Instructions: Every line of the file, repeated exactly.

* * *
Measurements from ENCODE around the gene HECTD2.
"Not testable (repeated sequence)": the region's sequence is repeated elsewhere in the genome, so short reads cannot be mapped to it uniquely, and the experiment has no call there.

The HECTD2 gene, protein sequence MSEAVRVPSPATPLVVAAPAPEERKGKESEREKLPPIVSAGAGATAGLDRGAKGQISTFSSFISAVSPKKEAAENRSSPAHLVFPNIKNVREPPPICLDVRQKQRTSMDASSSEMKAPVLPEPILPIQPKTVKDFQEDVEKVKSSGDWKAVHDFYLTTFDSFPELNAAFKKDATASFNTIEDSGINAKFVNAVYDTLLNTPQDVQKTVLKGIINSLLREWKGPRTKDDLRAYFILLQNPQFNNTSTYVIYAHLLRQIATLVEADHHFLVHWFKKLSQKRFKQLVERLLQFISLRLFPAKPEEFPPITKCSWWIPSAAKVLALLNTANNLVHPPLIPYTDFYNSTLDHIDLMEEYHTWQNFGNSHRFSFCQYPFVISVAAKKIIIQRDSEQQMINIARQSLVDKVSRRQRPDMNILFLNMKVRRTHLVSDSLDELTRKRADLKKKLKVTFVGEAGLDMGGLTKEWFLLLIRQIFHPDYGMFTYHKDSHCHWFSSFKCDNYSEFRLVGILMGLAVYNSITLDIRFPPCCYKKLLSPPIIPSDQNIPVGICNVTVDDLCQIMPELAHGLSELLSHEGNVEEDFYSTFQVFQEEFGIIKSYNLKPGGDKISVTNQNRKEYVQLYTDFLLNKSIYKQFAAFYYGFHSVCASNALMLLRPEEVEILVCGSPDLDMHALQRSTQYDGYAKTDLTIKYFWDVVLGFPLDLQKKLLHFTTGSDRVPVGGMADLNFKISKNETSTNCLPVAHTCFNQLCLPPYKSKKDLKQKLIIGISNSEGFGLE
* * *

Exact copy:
Measurements from ENCODE around the gene HECTD2.
"Not testable (repeated sequence)": the region's sequence is repeated elsewhere in the genome, so short reads cannot be mapped to it uniquely, and the experiment has no call there.

The HECTD2 gene, protein sequence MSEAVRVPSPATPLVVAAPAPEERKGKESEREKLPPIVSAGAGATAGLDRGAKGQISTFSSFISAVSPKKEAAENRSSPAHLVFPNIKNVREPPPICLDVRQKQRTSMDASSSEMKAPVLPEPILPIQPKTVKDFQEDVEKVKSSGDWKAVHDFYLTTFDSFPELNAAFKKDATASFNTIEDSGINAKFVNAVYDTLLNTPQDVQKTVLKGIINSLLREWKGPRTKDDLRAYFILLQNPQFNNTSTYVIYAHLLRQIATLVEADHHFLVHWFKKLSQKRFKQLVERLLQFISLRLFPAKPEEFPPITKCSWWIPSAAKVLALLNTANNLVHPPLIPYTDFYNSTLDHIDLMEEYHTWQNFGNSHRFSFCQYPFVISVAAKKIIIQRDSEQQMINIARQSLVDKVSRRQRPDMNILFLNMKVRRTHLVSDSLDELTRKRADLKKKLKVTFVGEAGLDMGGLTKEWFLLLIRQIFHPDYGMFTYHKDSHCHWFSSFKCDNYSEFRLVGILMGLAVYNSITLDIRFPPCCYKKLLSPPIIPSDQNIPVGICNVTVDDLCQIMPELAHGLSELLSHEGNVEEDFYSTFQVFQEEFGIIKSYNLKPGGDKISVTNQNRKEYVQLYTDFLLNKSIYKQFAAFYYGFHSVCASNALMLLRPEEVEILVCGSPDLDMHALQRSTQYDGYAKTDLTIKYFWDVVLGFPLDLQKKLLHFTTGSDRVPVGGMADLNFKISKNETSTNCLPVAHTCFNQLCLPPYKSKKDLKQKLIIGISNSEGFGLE